dayagang 1n Strength (physical). Niglibong ka maroyow no dayagang ku. My good strength returned. 2v To strain with much effort, as a woman in childbirth or someone doing a physically difficult task. Ko oggabas, ogkanokal ki ko ogpandayagang ki to oghusud. When we saw [a log], we exert effort when we strain to pull back [on the saw]. Ko hayod, ogpandayagang ka inoy. When in labor, the mother strains with much effort. 3n Someone who is strong, healthy. see fr.: bunbungan 5; see: manokal 1; see: nokal 1.
dinog v 1To hear. Nigdinog si Apù Amasig to nasasow a to gabas. Grandfather Amasig heard that I was worried about my saw. Warad otow, warad ogdinogon ta no ogkakagi. There were no more people; there was no more talking which we could hear. 1.1To have someone hear what we have to say. Igparinog ta ko nokoy ka ignangon ta. We cause [people] to hear what we have to say. 2Listen. Kagi to inoy, “Kai ka su ogpamminog a to gotok nu ko maniò to og-o-oguk ka gotok nu.” [His] mother said, "Come here because I will listen to your stomach [to find out] why your stomach is growling. 2.1[With negative:] Won't listen, means won't obey. Ka otow no konò ogpamminog to bolog, ogkamula. The person who won't listen/obey a warning will get killed. see: pa-agad-agad 1.
husud v 1To pull something. Ko ogkaganuy nu ka gakit, ogkohusud nu. If you drag something, you pull it. If you would tow a raft with a tether, you would pull it. 2To pull back as a large saw used to cross cut logs. Moirap ku to oghusud to sikan no gabas su lagboy no mabogat ku to oghusud. It was difficult for me to pull back on that [logging] saw because it was very hard (lit. heavy) for me to pull back. ant: usung 2; see fr.: ganuy 1; see fr.: katkat₁ 2; ant: dusù. 3To pull out, as thread from a spool. Ko ungod ta oghusuron ka lubid, ogkakatkat. Konò ogkatapid. Dic nt 26/Jan/2006 If we continually pull out the thread [from a spool] it will become disarranged. It will not be arranged.
kanak see fr.: koddì. pron 1Me, I, to me, for me, from me (a 1st person, singular, oblique pronoun) Du-on nigsamboy kanak no salapì Someone lent me some money. No nig-angayan din on ka gabas no in-ulì din on kanak. So he fetched the saw and returned it to me. 2mine (1st person oblique) (A more emphatic way of saying that the speaker is the owner of something.) Kanak no kuddò ka sikan. That horse is nine.
mata phr.: mata to ubud₁; phr.: mata to aldow (poet.). 1n Eye. Ko warò ka mata to lawa ta, konò ki ogkita to ka-awangan to kalibutan woy to kausiloman. If our bodies didn't have eyes, we could not see the light of the earth or night. 2v To wake. Ogpakoro-korò ki to kiloy ta ko sikan ki pad nighimata. We wrinkle our eyebrows when we first awaken. Ka otow no warò nakagimata no nig-onow, nigtalam sikandin. A person who gets up without awaking, he is sleep-walking. [To awaken someone else is pukow.] 3State a baby finds itself in immediately after birth. Ka iam no in-anak ka batò, ian din nagimata-an ka ka-awangan to kalibutan. As for the child who is newly birthed, what awakened him is the light of the world. 4To be awakened by something. Ka amoy, ian din nagimata-an ka anak din no ungod ogsinogow. As for the father, that which awakened him was the child who was always crying. Dic Nt 24/Aug/2006 5To see but not take notice; or to watch without lifting a finger to help. Ka du-on nalonod diò to pool, moon-ing kandan ka namataan no warò nakapangabang. Natonongan no warò nokowo-il. When there was someone who drowned at the pool, there were many people who saw but didn't go to therescue. They ignored it and didn't move. Ka an-anayan no nigkita nu ka batò diò to woig, namataan ka pad. Hongkai no nabalikid ka batò, warò ka namatoi su naragap nud on. [The reasons for the above could be that one is lazy or doesn't care, but in the case of a small child that entered the water, the person was initially unaware of an emergency.] ant: sagman 1; see: tonongan.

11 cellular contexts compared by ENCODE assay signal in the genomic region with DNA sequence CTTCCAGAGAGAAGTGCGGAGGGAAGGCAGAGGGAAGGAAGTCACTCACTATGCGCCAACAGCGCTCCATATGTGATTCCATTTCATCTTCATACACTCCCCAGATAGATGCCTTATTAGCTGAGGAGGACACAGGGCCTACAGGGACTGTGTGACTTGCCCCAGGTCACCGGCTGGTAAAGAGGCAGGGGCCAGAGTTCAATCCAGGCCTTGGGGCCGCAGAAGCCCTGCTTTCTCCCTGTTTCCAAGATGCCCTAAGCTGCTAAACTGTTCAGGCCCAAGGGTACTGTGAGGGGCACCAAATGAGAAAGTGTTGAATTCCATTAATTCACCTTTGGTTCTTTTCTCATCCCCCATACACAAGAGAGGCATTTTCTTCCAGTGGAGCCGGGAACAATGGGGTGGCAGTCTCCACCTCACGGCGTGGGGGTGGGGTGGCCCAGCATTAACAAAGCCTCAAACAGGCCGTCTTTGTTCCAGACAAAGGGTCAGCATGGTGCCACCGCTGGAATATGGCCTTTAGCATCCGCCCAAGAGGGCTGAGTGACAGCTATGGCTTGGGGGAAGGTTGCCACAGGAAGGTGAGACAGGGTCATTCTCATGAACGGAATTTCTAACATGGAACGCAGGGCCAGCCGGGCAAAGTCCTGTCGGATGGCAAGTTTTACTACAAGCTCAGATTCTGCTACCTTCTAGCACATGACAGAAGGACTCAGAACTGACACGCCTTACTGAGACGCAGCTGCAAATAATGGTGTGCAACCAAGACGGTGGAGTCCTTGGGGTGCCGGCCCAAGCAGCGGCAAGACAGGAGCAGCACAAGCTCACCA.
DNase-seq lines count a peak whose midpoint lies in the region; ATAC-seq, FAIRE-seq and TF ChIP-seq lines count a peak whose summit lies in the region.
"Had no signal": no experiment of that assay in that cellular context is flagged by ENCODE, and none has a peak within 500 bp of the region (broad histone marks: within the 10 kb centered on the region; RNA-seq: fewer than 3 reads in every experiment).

nokal 1adj To be strong, healthy. Woy ogmanokal ko du-on ogli-ag He will not be strong unless he is playing. see fr.: bunbungan 5; see fr.: dayagang 3. 2adj To be alive. Tongod ko du-on amigu ta no maroyow to pogdumaruma ta di ko du-on kanta rin di warad sikandin kai to tanò, ogka-alimotow ka ko ogpakarinog ka to sikan no kanta ko manokal pad kandin. Regarding if we had a friend with whom we had a good relationship but if [someone sings] his song but he is no longer on earth, you will be caused to think about him when you hear that song [which he used to sing] when he was still alive. 3v To do something heartily, vigorously. Nokalnokal ka ogpango-on oyow maga-an ka ogmaroyow to dalu nu. Eat heartily so that you will soon become well from your illness. 4vs Be strong, exert effort. Kanokal ka to oghusud to gabas oyow ogka-anad ka oyow du-on ogkato-uan nu to oggabas. Exert effort to pull back the saw so that you will learn how to saw. [This advice is given to someone bearing a heavy load or doing something physically difficult. It seems to mean to exert effort.] see: pandayagang. 5v To boost one's strength. Agad ogmonuon ku to ognokalnokal, ogmalotoy ka goinawa ku ian. No matter what I do to boost [my] strength, I just continue to feel weak. (lit. my breath is really weak.).